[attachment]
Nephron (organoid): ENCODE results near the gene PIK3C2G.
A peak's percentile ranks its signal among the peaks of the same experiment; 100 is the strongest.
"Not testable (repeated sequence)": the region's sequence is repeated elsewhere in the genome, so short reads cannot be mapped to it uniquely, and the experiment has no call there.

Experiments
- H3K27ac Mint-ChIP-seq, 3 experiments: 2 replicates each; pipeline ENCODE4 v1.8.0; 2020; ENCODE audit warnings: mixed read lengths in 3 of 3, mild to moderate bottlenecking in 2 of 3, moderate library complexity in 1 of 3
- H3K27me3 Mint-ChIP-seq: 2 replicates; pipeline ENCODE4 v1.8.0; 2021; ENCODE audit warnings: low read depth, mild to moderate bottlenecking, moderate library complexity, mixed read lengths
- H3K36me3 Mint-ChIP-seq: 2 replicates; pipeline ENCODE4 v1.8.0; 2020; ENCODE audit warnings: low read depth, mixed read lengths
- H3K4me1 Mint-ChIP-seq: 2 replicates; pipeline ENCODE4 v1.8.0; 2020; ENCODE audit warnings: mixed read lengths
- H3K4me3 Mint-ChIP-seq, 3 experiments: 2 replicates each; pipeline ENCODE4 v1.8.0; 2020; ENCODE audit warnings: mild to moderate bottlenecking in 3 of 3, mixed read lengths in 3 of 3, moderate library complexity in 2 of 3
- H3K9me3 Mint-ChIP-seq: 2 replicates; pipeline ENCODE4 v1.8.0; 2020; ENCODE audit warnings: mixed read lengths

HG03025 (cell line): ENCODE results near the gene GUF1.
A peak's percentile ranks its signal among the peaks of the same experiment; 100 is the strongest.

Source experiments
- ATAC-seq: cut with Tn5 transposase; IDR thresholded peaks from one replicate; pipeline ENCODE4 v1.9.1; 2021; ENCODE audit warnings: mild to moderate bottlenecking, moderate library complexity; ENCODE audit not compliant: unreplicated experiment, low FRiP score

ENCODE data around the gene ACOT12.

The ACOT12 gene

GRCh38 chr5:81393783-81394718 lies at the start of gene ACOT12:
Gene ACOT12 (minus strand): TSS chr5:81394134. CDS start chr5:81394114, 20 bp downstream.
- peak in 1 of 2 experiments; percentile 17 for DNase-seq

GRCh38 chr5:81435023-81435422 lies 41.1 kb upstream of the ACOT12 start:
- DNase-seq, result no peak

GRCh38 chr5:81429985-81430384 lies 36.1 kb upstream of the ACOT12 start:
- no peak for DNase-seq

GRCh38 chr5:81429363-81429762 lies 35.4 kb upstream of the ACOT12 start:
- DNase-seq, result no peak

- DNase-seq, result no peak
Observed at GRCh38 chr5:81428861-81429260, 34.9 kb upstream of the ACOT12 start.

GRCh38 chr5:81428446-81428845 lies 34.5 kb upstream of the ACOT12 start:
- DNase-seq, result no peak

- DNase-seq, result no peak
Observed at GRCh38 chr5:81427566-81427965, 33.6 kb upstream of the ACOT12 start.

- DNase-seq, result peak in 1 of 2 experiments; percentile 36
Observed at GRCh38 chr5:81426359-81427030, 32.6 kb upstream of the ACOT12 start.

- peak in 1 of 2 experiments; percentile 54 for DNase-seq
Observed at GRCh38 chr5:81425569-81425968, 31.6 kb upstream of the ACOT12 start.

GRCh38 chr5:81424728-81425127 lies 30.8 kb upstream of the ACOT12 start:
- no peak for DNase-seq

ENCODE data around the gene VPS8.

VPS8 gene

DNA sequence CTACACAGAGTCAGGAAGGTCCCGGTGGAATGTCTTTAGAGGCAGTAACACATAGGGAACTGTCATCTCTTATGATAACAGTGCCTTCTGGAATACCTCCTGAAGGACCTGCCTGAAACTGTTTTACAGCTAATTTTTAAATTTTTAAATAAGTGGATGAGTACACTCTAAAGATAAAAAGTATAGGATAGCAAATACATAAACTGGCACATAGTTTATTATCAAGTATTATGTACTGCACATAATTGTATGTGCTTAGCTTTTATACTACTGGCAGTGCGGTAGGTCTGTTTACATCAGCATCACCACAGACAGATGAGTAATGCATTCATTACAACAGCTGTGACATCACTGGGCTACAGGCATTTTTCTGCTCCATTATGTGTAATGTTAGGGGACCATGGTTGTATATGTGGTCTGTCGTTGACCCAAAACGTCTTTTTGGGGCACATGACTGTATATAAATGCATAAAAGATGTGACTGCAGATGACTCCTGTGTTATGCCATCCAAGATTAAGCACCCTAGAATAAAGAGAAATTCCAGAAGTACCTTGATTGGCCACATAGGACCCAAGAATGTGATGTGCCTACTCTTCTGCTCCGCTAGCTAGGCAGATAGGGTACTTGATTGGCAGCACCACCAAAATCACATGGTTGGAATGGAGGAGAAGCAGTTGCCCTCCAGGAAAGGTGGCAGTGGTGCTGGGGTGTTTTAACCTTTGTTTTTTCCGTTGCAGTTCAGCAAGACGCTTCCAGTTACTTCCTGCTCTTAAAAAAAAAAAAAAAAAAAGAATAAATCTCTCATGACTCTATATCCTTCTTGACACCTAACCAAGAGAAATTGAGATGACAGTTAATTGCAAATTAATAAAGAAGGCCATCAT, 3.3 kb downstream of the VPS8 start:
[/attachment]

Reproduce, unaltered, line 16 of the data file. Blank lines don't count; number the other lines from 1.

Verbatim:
The ACOT12 gene